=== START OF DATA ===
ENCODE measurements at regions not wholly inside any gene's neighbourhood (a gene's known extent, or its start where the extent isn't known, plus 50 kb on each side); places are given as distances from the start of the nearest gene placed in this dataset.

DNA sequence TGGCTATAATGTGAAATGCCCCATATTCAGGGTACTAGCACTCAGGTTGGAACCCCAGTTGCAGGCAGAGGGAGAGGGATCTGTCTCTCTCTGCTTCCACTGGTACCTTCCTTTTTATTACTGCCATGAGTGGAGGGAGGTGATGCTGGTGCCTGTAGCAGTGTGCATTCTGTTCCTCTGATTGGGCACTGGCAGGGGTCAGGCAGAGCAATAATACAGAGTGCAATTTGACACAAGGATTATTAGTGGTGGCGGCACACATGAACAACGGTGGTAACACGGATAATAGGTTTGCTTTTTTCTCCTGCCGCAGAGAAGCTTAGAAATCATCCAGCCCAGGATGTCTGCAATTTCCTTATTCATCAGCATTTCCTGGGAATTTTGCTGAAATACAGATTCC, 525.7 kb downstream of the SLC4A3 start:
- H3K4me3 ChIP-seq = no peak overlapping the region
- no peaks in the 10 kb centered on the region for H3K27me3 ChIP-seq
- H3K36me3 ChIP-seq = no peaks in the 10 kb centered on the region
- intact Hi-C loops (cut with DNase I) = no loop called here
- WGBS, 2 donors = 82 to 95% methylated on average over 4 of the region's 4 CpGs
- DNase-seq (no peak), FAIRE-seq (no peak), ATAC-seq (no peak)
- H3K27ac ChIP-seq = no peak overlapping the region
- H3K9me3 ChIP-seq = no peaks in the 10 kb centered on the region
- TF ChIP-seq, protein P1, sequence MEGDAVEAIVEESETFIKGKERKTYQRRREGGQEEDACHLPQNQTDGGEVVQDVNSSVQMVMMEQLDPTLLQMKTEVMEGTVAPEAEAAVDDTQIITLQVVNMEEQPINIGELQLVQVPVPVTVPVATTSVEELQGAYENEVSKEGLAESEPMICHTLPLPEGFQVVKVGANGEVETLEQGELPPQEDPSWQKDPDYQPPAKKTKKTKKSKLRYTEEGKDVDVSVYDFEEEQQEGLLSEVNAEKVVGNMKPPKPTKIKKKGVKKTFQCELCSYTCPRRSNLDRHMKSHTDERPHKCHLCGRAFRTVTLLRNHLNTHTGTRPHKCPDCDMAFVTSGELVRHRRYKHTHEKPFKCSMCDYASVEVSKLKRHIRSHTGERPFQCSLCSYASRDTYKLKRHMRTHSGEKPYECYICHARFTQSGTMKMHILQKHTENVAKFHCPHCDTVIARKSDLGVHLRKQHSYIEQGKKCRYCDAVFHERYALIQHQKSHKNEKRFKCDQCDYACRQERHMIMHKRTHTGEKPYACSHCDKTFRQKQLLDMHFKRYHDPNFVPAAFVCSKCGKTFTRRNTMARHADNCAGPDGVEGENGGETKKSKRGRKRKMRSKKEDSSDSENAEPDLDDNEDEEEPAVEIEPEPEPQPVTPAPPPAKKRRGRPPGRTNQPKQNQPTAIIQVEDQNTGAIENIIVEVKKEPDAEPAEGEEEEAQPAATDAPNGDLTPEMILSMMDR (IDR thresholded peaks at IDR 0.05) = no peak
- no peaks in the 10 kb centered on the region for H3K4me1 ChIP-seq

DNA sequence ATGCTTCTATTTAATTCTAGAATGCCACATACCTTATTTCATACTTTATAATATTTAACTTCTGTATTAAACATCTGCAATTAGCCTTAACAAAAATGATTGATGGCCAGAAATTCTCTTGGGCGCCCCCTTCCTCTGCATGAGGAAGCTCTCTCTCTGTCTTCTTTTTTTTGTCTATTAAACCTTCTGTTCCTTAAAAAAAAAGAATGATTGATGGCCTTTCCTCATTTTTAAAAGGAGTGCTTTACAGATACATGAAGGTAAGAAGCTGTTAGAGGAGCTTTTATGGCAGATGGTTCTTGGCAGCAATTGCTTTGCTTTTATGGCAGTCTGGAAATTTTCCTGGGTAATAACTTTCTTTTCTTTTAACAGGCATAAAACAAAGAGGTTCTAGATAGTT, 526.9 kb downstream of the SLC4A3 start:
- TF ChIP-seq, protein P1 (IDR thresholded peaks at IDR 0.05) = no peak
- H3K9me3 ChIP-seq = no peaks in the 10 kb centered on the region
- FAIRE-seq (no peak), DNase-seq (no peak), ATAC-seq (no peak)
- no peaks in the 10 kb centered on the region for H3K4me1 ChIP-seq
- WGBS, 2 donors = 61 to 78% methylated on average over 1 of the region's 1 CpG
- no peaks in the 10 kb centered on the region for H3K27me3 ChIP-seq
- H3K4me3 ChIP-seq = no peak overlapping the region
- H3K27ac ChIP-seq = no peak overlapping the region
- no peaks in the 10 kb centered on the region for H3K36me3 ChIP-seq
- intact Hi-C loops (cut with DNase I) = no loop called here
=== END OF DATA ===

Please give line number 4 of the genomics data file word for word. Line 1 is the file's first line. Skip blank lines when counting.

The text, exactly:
- no peaks in the 10 kb centered on the region for H3K27me3 ChIP-seq